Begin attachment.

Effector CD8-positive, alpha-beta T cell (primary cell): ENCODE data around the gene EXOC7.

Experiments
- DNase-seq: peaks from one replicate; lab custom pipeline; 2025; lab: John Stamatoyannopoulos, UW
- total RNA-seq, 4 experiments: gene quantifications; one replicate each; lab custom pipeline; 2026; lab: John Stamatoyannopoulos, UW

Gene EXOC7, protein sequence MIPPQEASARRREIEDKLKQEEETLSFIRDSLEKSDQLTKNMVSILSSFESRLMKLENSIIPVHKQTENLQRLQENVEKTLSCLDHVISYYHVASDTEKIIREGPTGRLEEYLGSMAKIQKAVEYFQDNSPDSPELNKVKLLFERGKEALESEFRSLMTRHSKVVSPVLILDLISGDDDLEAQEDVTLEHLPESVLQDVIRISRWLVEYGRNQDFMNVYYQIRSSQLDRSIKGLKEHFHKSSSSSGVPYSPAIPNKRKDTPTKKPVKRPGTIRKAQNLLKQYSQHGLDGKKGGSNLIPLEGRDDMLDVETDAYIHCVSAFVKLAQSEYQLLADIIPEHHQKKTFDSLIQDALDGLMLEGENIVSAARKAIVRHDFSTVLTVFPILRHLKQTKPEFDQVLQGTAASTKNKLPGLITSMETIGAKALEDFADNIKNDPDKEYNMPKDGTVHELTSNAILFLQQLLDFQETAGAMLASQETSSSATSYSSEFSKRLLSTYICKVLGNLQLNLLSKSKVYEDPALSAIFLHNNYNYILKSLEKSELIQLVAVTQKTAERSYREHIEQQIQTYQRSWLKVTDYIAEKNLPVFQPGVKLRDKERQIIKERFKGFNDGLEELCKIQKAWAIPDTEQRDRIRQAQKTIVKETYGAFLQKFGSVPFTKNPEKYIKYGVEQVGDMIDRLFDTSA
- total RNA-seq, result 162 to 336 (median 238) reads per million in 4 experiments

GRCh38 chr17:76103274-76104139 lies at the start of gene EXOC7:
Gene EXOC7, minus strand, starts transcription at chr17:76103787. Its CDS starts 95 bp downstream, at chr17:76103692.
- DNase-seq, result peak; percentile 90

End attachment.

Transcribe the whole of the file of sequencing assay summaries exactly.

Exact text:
Effector CD8-positive, alpha-beta T cell (primary cell): ENCODE data around the gene EXOC7.

Experiments
- DNase-seq: peaks from one replicate; lab custom pipeline; 2025; lab: John Stamatoyannopoulos, UW
- total RNA-seq, 4 experiments: gene quantifications; one replicate each; lab custom pipeline; 2026; lab: John Stamatoyannopoulos, UW

Gene EXOC7, protein sequence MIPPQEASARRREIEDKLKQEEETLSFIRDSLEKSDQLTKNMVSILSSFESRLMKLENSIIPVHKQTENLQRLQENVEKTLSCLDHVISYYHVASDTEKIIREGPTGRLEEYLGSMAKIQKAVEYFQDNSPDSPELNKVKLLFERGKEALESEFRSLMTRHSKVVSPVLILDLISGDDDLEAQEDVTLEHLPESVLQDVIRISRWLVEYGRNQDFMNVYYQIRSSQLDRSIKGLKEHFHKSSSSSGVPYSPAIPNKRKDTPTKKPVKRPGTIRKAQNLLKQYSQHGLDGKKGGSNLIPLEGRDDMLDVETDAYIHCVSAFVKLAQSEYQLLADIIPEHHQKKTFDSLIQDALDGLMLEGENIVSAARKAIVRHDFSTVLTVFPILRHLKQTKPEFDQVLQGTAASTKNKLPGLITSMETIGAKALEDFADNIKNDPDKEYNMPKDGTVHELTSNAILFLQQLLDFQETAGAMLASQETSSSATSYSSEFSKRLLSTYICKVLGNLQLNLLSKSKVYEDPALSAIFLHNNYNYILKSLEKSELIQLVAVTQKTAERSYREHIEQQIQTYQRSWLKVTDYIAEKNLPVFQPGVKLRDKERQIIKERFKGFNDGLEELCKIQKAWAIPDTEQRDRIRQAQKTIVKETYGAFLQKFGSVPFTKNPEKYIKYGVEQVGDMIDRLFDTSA
- total RNA-seq, result 162 to 336 (median 238) reads per million in 4 experiments

GRCh38 chr17:76103274-76104139 lies at the start of gene EXOC7:
Gene EXOC7, minus strand, starts transcription at chr17:76103787. Its CDS starts 95 bp downstream, at chr17:76103692.
- DNase-seq, result peak; percentile 90